Astronomers captured Massive Black Hole killing a Star by 'Spaghettifying' it

A bright flare of light from over 700 million light-years away, emitted from the heart of a galaxy, was the dying electromagnetic scream of a star as it was torn apart and partly devoured by a black hole about 5 million times the mass of the Sun, and a new analysis has shown that it underwent the process of ‘Spaghettification’ when it died.

Stellar deaths are usually brutal events, but death by Spaghettification is considered to be the most violent of them all. It occurs when a star roams a little too close to a black hole, and the tidal force of its gravitational field pulls the star so hard that it ends up being torn apart, better known as a tidal disruption event.

As the star is torn apart, some of the leftover debris forms a long, thin thread of material a bit like a Spaghetti noodle that spools into a thin filament that coils around and gets fed by the black hole.

We can detect this process because it gives out a bright flash of light produced by gravitational and frictional forces in the accretion disk around the black hole. This light progressively fades as the material is exhausted.

A global team of astronomers directed by Giacomo Cannizzaro and Peter Jonker of the Netherlands Institute for Space Research analyzed the electromagnetic output and discovered absorption lines.

Astronomers take images of light, if that light has traveled through something that slows or blocks some wavelengths, such as gas or dust, then it will show up as dark lines on the spectrum.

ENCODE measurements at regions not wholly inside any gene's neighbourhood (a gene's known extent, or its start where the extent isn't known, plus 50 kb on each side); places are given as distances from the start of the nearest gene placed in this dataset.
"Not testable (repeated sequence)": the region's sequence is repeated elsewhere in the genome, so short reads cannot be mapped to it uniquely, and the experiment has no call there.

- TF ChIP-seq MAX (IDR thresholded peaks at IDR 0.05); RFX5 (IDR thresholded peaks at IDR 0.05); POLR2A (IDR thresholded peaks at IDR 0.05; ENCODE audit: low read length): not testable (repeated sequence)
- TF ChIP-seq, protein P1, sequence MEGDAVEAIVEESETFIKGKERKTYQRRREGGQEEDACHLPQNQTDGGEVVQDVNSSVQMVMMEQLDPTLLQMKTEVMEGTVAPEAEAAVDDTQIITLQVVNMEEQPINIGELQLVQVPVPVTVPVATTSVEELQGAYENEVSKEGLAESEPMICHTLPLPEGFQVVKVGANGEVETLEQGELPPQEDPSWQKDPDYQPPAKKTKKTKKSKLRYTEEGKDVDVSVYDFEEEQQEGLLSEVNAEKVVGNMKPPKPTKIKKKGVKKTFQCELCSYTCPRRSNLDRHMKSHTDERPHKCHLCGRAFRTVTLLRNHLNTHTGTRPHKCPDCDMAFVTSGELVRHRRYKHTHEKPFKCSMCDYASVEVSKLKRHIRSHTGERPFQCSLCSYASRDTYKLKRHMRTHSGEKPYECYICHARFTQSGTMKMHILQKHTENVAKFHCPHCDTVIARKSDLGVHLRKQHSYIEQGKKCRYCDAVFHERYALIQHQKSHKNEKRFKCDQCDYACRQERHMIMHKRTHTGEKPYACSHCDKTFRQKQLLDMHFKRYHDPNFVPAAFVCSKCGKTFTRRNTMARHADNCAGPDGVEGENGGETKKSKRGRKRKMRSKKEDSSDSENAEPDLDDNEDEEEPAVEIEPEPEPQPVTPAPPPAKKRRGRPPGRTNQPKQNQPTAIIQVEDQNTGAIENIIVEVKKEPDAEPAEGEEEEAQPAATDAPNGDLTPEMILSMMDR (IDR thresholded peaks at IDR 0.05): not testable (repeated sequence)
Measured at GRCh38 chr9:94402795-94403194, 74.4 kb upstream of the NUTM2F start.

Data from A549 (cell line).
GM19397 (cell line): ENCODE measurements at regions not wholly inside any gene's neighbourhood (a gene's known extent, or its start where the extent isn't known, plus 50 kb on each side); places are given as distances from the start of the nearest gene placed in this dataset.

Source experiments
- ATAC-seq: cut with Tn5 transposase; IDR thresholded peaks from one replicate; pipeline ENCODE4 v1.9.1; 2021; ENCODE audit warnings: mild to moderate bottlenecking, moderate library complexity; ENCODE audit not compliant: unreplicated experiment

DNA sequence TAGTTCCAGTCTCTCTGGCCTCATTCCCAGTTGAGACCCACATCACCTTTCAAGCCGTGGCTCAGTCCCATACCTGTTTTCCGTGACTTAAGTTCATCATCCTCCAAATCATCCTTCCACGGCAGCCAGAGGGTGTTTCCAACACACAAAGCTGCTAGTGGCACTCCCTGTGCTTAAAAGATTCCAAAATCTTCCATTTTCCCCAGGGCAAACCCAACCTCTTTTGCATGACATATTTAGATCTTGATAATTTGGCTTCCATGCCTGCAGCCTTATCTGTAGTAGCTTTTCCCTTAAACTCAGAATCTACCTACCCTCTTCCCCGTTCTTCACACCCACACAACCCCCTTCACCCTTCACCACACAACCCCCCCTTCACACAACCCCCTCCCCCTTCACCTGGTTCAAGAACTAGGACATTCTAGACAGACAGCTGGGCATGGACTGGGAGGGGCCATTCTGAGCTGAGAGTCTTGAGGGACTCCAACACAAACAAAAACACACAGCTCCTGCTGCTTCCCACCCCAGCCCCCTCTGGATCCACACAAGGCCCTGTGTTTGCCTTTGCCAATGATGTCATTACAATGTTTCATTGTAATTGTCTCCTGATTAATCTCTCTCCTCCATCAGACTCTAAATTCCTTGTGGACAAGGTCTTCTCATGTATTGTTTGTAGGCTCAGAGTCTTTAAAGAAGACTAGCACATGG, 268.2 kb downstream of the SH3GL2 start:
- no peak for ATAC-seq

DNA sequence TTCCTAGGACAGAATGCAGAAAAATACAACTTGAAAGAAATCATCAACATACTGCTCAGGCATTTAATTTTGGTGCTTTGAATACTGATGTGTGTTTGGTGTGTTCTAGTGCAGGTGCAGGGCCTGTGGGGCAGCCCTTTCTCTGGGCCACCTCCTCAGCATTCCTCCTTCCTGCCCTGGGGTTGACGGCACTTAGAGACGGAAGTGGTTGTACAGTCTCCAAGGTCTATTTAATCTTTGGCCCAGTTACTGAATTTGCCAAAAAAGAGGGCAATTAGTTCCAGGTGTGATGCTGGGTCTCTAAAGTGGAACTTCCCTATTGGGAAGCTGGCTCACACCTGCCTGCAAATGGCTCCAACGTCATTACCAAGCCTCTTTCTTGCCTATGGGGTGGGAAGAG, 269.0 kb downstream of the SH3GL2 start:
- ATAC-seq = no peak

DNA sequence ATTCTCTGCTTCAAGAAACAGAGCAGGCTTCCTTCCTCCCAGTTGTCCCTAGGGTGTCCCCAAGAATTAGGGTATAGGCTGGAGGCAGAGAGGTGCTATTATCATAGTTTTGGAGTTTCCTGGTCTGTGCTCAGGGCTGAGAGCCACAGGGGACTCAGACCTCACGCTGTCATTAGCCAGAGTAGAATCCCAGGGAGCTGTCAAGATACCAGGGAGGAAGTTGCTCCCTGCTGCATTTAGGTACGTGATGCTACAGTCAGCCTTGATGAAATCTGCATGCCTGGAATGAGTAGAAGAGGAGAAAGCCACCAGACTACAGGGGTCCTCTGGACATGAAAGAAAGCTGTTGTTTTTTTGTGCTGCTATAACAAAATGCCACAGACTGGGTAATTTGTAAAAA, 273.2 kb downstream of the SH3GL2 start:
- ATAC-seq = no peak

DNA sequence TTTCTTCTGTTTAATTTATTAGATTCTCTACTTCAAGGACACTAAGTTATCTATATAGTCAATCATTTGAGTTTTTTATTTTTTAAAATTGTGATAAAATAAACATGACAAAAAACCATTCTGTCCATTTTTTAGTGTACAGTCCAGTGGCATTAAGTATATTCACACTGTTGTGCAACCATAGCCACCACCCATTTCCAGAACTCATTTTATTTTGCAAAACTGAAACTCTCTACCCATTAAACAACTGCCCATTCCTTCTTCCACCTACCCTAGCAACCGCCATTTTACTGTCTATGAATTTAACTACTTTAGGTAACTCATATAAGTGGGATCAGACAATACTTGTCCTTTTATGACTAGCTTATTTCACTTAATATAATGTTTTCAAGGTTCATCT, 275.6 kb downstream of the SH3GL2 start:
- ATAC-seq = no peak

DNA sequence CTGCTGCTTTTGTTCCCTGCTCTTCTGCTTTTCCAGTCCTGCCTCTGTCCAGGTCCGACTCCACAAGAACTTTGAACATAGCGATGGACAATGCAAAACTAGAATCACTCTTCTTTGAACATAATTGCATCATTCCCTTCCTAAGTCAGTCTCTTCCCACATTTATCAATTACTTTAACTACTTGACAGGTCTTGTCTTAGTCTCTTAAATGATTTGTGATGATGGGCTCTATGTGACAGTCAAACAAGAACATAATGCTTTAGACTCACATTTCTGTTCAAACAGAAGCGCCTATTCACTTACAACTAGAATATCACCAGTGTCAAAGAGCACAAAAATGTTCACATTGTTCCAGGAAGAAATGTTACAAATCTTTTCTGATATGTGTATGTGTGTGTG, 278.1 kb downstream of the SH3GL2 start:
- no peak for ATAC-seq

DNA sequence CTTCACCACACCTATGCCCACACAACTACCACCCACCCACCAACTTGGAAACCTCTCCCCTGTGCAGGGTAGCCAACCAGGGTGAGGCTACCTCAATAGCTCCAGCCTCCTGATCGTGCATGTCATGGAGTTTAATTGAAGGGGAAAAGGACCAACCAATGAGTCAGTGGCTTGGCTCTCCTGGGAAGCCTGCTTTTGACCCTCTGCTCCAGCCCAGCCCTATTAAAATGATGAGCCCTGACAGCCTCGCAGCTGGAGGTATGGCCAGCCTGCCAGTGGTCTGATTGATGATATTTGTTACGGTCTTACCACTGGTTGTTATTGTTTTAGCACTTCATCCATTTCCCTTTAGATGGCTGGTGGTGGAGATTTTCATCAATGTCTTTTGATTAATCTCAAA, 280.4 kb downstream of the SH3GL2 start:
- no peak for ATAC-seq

They show up in all kinds of areas, but the poles of supermassive black holes are not usually amongst them. Accretion disks usually orbit the equatorial region like Saturn’s rings and straight down the pole is normally somewhat clear.

The variation among them and the width of these absorption lines are weird too. The observed arrangement seems to suggest various strands of material, like a sphere of string.

The researchers wrote in their paper that “When a star is disrupted, the debris may form strongly self-gravitating streams, what they would be seeing is absorption lines caused by such streams, where the different orbital motions and projected velocities of the different streams cause the variation for the width of the absorption lines.”

If the team’s description of Spaghettification happens to be correct, it would be the very first time we have had actual evidence of this process happening.

You can read the study is published in the Monthly Notices of the Royal Astronomical Society.



Please enter your comment!
Please enter your name here